The legislative records of the reenactments of Section 5 also contradict appellee's submission that Congress intended Section 5 only to address retrogression of minority voting strength. When Section 5 was reenacted in 1970 and 1975, the relevant congressional committees emphasized that the preclearance remedy remained necessary because, although black citizens were no longer subject to absolute denials of their right to vote through registration tests, covered jurisdictions had attempted to preempt increased black voting strength by adopting at-large elections, increasing filing fees, abolishing elective offices, and extending the terms of white incumbents. See H.R. Rep. No. 397, 91st Cong., 1st Sess. 7 (1969); S. Rep. No. 295, 94th Cong., 1st Sess. 17 (1975). In 1975, both the Senate and House Judiciary Committees stated with approval that it was "largely Section 5" that had been responsible for gains in minority voting strength, see id. at 19; H.R. Rep. No. 196, 94th Cong., 1st Sess. 11 (1975)-an observation inconsistent with appellee's submission that Section 5 was intended merely to prevent retrogression from gains that minorities might have somehow achieved through other means. See also City of Rome v. United States, 446 U.S. 156, 182 (1980) (observing that Congress reenacted Section 5 in 1975 to preserve gains achieved "and to promote further amelioration of voting discrimination" and "to counter the perpetuation" of pervasive voting discrimination) (emphasis added).
When Congress comprehensively reviewed the enforcement history of Section 5 in 1982 and reenacted it again, the definitive Senate Report did not describe preventing retrogression as the sole function of Section 5. That Report stressed, in fact, that Section 5 had been "designed to insure that old devices for disenfranchisement would not simply be replaced by new ones," S. Rep. No. 417, 97th Cong., 2d Sess. 6 (1982), and that "[c]ontinued progress toward equal opportunity in the electoral process will be halted if we abandon the Act's crucial safeguards [in Section 5] now," id. at 10. See also 128 Cong. Rec. 13,288 (1982) (remarks of Sen. Hatch) (favoring continued preclearance because, among other things, "[f]ew would argue that all traces of the discriminatory history that existed in some of the covered jurisdictions have been eradicated"); id. at 13,293 (remarks of Sen. Grassley) (observing that "[t]he gains in minority electoral participation achieved through the protections of [Section 5] reflect the success with which it has been implemented" and "[t]he strength of the act as originally adopted lay in its power to proscribe discriminatory practices as they evolved").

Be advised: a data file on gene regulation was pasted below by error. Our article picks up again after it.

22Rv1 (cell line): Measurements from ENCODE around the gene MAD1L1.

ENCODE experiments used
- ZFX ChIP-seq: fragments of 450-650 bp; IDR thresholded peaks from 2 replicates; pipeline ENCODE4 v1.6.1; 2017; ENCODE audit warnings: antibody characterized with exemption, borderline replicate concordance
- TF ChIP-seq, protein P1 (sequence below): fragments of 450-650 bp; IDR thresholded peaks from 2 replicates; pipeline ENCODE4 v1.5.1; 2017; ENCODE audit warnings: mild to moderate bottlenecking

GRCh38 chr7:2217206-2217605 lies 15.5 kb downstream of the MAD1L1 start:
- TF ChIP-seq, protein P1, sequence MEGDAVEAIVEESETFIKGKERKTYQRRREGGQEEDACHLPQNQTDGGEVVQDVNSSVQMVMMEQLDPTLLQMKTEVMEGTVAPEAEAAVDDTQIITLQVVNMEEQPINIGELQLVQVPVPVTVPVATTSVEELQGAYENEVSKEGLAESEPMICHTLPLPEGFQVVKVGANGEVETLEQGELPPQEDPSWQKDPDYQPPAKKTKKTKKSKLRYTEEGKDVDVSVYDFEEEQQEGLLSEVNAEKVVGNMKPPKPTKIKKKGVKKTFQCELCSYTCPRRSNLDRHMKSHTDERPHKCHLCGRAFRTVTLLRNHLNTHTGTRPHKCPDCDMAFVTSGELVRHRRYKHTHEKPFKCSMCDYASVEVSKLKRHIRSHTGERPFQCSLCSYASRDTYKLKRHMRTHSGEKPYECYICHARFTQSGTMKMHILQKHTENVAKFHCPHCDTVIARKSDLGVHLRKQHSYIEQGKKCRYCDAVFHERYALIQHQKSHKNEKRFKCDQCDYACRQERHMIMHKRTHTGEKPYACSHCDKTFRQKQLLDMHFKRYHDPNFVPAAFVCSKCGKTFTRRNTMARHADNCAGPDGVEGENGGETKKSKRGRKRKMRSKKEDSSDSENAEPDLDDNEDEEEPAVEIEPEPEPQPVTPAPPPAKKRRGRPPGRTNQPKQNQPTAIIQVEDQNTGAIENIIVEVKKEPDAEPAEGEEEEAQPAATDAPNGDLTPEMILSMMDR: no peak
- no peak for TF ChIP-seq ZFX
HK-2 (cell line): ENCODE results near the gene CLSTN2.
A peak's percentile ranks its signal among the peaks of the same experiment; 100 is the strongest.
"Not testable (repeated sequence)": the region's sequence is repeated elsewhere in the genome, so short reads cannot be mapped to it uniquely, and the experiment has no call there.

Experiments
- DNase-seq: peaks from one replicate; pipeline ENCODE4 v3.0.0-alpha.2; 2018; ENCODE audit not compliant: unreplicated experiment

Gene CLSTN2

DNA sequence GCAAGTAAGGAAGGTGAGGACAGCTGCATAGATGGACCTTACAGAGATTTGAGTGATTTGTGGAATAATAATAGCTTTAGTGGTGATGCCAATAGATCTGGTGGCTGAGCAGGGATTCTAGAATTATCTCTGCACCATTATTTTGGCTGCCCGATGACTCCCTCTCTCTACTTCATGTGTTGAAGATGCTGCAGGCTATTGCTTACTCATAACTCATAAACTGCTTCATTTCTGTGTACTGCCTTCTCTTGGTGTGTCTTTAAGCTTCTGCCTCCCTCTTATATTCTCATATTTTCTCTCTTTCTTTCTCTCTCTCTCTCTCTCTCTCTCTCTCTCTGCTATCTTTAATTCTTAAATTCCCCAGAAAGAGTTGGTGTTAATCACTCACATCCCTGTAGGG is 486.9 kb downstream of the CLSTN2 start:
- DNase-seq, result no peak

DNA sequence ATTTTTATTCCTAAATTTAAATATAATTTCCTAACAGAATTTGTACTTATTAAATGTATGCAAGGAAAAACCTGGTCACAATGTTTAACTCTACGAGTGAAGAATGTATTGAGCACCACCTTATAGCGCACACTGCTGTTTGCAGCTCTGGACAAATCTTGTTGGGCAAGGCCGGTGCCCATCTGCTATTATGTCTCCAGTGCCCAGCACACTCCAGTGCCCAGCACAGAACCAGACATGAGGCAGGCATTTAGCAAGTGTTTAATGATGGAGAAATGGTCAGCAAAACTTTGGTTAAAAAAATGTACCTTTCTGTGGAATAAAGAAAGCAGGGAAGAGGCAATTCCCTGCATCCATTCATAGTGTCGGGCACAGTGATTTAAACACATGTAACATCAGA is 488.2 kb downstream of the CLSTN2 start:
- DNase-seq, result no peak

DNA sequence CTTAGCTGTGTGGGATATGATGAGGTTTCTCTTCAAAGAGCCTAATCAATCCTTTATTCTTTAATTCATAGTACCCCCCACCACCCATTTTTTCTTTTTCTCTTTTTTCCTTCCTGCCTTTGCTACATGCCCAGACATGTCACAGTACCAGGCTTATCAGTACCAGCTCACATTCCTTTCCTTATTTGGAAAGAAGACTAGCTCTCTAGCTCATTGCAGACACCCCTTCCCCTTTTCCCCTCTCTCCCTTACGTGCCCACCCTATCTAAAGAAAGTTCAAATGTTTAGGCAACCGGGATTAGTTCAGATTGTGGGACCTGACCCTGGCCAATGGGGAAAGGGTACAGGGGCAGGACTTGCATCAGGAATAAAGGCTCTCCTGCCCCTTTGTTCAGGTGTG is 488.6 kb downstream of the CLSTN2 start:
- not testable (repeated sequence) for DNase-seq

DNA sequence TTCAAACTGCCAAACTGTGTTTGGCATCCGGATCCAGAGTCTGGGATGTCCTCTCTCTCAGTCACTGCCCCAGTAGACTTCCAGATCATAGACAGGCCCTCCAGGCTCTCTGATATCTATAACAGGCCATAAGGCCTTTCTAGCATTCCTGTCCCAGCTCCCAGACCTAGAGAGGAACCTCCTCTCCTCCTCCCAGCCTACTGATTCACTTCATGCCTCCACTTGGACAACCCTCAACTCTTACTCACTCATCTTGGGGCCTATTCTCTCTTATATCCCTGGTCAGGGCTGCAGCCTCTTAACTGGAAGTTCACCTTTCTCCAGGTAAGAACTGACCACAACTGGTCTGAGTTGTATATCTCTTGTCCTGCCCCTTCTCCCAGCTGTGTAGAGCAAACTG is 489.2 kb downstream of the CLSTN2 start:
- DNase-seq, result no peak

C. These materials demonstrate that the purpose prong of Section 5 has been fundamental to dismantling the massive edifice of official racial discrimination in voting that existed in 1965, has been equally important in preventing the use of new discriminatory devices to perpetuate that discrimination in other guises, and was never intended to be limited to new voting practices that would make matters even worse (especially not worse than they were in 1965). And as we have previously explained (Opening Br. 32-33), in 34 years of administering Section 5, the Justice Department has never limited its "purpose" analysis in the administrative preclearance process to an examination of a covered jurisdiction's "retrogressive purpose."9 Appellee's submission, however, would reduce the purpose prong of Section 5 to a trivial matter, limited to preventing enforcement of those voting changes that are intended to cause retrogression but are destined to fail in doing so (since any new voting practice that actually "will * * * have the effect" of retrogression will be denied preclearance under the effect prong). The Court should reject a construction of Section 5 that would render its purpose prong so insignificant. Cf. Muscarello v. United States, 524 U.S. 125, 136-137 (1998) (rejecting narrow construction of "carries" in statute punishing one who "uses or carries" a firearm because, having adopted a narrow construction of "uses," Court could not "also construe 'carr[ies]' narrowly without undercutting the statute's basic objective" and "leaving a gap in coverage that we do not believe Congress intended").

II. A COVERED JURISDICTION BEARS THE BURDEN OF PROVING THAT ITS NEW VOTING PRACTICE DOES NOT HAVE A DISCRIMINATORY PURPOSE

A. The text and legislative history of Section 5, as well as this Court's decisions, establish that jurisdictions covered by Section 5 bear the burden of proving the absence of a discriminatory purpose in their new voting practices.
1. Section 5 provides that, whenever a covered jurisdiction shall enact or seek to administer a new voting practice, the jurisdiction "may institute an action * * * for a declaratory judgment that" the new voting practice does not have a prohibited purpose or effect. 42 U.S.C. 1973c. "[U]nless and until the court enters such judgment" in favor of the covered jurisdiction, the new voting practice may not be enforced. Ibid. The statute alternatively permits the jurisdiction to submit the new voting practice to the Attorney General for preclearance, and provides that a new practice "may be enforced * * * if the [new practice] has been submitted * * * to the Attorney General and the Attorney General has not interposed an objection within sixty days after such submission." Ibid.